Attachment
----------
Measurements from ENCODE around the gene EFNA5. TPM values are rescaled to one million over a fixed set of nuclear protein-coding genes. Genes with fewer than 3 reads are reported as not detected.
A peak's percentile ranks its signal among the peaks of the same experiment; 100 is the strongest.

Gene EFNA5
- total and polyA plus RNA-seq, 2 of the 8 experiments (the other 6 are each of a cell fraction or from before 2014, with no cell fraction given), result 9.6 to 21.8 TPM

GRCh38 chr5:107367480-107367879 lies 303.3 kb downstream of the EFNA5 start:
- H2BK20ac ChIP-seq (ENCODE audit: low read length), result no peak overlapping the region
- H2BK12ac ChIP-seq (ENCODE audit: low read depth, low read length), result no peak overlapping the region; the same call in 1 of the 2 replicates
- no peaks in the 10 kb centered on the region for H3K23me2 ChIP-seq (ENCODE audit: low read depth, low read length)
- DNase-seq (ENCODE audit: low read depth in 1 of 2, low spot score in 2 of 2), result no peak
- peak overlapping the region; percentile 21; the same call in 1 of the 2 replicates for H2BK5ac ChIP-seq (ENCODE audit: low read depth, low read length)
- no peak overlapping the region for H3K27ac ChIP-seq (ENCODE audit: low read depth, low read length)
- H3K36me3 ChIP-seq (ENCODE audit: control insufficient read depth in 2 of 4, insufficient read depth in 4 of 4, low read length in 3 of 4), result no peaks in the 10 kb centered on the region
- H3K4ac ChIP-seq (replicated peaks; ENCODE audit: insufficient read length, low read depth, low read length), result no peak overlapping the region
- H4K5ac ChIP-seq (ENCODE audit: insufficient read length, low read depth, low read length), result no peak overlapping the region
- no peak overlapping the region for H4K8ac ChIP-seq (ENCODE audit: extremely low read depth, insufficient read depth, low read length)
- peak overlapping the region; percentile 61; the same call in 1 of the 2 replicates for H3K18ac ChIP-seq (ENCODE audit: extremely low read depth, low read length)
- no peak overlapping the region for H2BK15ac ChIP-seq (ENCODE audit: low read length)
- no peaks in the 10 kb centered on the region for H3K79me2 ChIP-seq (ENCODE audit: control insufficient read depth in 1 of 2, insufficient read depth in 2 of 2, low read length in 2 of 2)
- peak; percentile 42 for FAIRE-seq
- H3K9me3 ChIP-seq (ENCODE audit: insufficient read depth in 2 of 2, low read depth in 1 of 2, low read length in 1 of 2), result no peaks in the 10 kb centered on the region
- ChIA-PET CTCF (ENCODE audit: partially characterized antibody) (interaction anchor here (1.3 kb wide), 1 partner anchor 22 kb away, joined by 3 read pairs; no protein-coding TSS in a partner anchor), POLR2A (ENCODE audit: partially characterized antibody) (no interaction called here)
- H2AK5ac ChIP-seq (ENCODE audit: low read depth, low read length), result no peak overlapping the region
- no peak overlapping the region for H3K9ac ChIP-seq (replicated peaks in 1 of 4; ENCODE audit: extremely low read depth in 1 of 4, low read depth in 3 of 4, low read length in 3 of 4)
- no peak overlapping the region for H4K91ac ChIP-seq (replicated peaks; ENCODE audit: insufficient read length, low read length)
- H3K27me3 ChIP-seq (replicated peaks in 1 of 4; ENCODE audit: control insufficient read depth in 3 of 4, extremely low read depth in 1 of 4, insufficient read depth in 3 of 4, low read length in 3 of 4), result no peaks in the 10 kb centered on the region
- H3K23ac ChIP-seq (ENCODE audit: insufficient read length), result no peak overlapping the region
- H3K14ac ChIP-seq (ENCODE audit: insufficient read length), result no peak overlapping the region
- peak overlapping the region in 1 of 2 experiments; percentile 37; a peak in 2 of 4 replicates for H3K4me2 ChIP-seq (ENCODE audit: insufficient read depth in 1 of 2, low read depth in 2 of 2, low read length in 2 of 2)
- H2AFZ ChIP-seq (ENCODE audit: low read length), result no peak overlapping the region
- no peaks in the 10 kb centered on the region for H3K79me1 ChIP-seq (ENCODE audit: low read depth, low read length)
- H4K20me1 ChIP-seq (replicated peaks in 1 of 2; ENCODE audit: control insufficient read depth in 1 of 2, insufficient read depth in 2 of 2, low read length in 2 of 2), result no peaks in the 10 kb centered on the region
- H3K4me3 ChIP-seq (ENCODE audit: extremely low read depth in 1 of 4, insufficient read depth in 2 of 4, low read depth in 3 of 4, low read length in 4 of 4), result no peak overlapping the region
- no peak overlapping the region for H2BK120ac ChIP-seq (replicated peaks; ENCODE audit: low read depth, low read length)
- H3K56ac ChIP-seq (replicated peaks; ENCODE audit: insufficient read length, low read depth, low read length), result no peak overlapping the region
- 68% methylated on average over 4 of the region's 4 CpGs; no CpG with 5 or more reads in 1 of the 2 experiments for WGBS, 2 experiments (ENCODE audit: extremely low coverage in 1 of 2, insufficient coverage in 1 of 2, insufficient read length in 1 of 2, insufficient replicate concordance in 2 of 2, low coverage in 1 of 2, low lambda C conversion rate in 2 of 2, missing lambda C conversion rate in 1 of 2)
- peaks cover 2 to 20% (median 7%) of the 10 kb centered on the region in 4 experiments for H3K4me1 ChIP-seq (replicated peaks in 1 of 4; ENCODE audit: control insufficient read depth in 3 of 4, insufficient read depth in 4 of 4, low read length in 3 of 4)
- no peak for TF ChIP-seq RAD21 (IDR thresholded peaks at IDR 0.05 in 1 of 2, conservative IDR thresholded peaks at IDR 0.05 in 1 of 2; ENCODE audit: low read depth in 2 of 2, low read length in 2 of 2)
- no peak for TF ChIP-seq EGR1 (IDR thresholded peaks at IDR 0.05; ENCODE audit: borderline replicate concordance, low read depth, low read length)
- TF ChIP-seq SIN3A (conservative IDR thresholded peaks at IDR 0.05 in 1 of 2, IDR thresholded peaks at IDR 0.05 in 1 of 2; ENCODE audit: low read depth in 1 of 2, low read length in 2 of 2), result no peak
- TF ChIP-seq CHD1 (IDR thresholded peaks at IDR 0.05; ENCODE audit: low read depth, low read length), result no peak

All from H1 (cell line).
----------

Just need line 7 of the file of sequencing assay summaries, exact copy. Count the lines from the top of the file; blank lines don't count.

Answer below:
- H2BK12ac ChIP-seq (ENCODE audit: low read depth, low read length), result no peak overlapping the region; the same call in 1 of the 2 replicates